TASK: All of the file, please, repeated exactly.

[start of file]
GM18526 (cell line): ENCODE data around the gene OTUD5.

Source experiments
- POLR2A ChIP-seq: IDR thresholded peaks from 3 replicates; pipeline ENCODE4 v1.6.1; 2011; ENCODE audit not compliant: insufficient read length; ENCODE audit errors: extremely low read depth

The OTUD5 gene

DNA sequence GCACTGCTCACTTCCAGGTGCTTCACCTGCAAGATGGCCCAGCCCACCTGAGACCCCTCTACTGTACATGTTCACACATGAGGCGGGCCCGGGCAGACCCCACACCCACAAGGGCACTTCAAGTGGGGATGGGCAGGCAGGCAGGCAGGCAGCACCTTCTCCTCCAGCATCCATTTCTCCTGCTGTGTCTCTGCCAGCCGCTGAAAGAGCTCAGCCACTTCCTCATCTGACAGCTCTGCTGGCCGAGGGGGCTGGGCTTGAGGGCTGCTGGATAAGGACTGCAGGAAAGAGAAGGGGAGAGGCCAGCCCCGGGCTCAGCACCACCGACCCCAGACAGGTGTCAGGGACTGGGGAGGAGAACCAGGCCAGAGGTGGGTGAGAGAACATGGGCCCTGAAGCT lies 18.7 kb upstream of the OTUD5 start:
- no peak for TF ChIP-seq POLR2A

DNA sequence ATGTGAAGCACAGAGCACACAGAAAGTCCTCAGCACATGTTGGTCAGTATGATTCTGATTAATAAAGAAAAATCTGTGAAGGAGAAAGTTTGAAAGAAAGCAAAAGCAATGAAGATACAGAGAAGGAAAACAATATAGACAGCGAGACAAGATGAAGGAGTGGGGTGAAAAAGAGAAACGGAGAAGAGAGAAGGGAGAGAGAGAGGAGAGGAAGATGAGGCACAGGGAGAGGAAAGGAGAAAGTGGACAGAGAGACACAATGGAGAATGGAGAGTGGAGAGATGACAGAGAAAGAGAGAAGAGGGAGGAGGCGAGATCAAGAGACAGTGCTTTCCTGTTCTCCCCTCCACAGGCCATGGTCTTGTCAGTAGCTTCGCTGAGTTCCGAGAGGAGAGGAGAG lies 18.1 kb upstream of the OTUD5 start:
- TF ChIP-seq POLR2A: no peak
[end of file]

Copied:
GM18526 (cell line): ENCODE data around the gene OTUD5.

Source experiments
- POLR2A ChIP-seq: IDR thresholded peaks from 3 replicates; pipeline ENCODE4 v1.6.1; 2011; ENCODE audit not compliant: insufficient read length; ENCODE audit errors: extremely low read depth

The OTUD5 gene

DNA sequence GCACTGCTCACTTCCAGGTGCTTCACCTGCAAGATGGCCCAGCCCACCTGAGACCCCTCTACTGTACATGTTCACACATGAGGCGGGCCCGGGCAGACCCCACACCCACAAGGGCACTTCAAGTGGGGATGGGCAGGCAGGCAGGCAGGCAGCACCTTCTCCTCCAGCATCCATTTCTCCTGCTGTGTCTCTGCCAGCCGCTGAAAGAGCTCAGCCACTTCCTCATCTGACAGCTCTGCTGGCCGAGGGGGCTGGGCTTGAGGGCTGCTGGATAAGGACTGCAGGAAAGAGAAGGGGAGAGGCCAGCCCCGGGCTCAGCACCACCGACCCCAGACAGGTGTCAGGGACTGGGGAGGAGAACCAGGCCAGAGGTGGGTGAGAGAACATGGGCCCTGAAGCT lies 18.7 kb upstream of the OTUD5 start:
- no peak for TF ChIP-seq POLR2A

DNA sequence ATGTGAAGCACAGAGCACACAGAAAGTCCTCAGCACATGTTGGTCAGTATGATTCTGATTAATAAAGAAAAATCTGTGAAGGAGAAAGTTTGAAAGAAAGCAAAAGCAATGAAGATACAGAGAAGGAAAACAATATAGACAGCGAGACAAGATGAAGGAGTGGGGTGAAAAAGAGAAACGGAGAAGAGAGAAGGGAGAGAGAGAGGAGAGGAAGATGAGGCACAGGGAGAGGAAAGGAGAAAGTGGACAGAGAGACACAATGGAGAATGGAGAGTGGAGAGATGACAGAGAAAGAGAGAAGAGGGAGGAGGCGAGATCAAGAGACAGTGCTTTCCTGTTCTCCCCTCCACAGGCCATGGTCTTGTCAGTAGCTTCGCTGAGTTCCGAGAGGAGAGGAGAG lies 18.1 kb upstream of the OTUD5 start:
- TF ChIP-seq POLR2A: no peak